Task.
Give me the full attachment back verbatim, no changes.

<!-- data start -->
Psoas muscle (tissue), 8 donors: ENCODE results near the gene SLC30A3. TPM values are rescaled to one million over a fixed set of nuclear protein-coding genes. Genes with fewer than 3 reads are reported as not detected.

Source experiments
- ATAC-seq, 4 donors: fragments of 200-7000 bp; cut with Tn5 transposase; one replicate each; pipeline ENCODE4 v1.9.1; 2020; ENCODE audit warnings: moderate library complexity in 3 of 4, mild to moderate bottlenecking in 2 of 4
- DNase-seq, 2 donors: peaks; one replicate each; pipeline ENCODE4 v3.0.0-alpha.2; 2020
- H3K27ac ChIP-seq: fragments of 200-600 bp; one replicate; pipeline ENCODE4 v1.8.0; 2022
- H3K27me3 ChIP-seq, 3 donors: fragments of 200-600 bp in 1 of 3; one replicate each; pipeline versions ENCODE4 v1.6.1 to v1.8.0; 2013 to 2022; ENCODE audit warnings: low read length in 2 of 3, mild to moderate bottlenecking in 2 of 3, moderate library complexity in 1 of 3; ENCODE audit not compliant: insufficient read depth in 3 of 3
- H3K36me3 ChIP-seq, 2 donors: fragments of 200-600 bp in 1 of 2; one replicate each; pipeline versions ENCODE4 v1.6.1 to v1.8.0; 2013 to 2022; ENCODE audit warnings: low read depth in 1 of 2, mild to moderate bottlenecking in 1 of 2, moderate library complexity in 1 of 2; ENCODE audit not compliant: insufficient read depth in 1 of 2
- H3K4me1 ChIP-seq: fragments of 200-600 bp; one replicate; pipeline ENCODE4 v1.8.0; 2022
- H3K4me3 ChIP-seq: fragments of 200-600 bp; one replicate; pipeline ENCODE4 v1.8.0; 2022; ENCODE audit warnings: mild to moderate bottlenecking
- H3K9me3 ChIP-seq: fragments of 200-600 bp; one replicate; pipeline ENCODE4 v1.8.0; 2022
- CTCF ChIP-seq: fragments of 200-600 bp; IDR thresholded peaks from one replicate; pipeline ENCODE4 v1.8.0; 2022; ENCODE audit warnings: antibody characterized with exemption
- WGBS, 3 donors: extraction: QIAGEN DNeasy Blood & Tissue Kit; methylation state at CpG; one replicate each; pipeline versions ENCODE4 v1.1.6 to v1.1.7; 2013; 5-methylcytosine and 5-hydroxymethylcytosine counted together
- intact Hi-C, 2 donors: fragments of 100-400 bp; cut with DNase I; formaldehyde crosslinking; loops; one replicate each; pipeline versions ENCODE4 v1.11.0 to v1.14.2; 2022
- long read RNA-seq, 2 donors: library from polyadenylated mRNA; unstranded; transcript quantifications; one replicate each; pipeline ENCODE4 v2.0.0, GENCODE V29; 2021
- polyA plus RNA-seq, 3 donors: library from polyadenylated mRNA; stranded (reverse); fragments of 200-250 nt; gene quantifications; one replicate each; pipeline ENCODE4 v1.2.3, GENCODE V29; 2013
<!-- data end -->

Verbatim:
Psoas muscle (tissue), 8 donors: ENCODE results near the gene SLC30A3. TPM values are rescaled to one million over a fixed set of nuclear protein-coding genes. Genes with fewer than 3 reads are reported as not detected.

Source experiments
- ATAC-seq, 4 donors: fragments of 200-7000 bp; cut with Tn5 transposase; one replicate each; pipeline ENCODE4 v1.9.1; 2020; ENCODE audit warnings: moderate library complexity in 3 of 4, mild to moderate bottlenecking in 2 of 4
- DNase-seq, 2 donors: peaks; one replicate each; pipeline ENCODE4 v3.0.0-alpha.2; 2020
- H3K27ac ChIP-seq: fragments of 200-600 bp; one replicate; pipeline ENCODE4 v1.8.0; 2022
- H3K27me3 ChIP-seq, 3 donors: fragments of 200-600 bp in 1 of 3; one replicate each; pipeline versions ENCODE4 v1.6.1 to v1.8.0; 2013 to 2022; ENCODE audit warnings: low read length in 2 of 3, mild to moderate bottlenecking in 2 of 3, moderate library complexity in 1 of 3; ENCODE audit not compliant: insufficient read depth in 3 of 3
- H3K36me3 ChIP-seq, 2 donors: fragments of 200-600 bp in 1 of 2; one replicate each; pipeline versions ENCODE4 v1.6.1 to v1.8.0; 2013 to 2022; ENCODE audit warnings: low read depth in 1 of 2, mild to moderate bottlenecking in 1 of 2, moderate library complexity in 1 of 2; ENCODE audit not compliant: insufficient read depth in 1 of 2
- H3K4me1 ChIP-seq: fragments of 200-600 bp; one replicate; pipeline ENCODE4 v1.8.0; 2022
- H3K4me3 ChIP-seq: fragments of 200-600 bp; one replicate; pipeline ENCODE4 v1.8.0; 2022; ENCODE audit warnings: mild to moderate bottlenecking
- H3K9me3 ChIP-seq: fragments of 200-600 bp; one replicate; pipeline ENCODE4 v1.8.0; 2022
- CTCF ChIP-seq: fragments of 200-600 bp; IDR thresholded peaks from one replicate; pipeline ENCODE4 v1.8.0; 2022; ENCODE audit warnings: antibody characterized with exemption
- WGBS, 3 donors: extraction: QIAGEN DNeasy Blood & Tissue Kit; methylation state at CpG; one replicate each; pipeline versions ENCODE4 v1.1.6 to v1.1.7; 2013; 5-methylcytosine and 5-hydroxymethylcytosine counted together
- intact Hi-C, 2 donors: fragments of 100-400 bp; cut with DNase I; formaldehyde crosslinking; loops; one replicate each; pipeline versions ENCODE4 v1.11.0 to v1.14.2; 2022
- long read RNA-seq, 2 donors: library from polyadenylated mRNA; unstranded; transcript quantifications; one replicate each; pipeline ENCODE4 v2.0.0, GENCODE V29; 2021
- polyA plus RNA-seq, 3 donors: library from polyadenylated mRNA; stranded (reverse); fragments of 200-250 nt; gene quantifications; one replicate each; pipeline ENCODE4 v1.2.3, GENCODE V29; 2013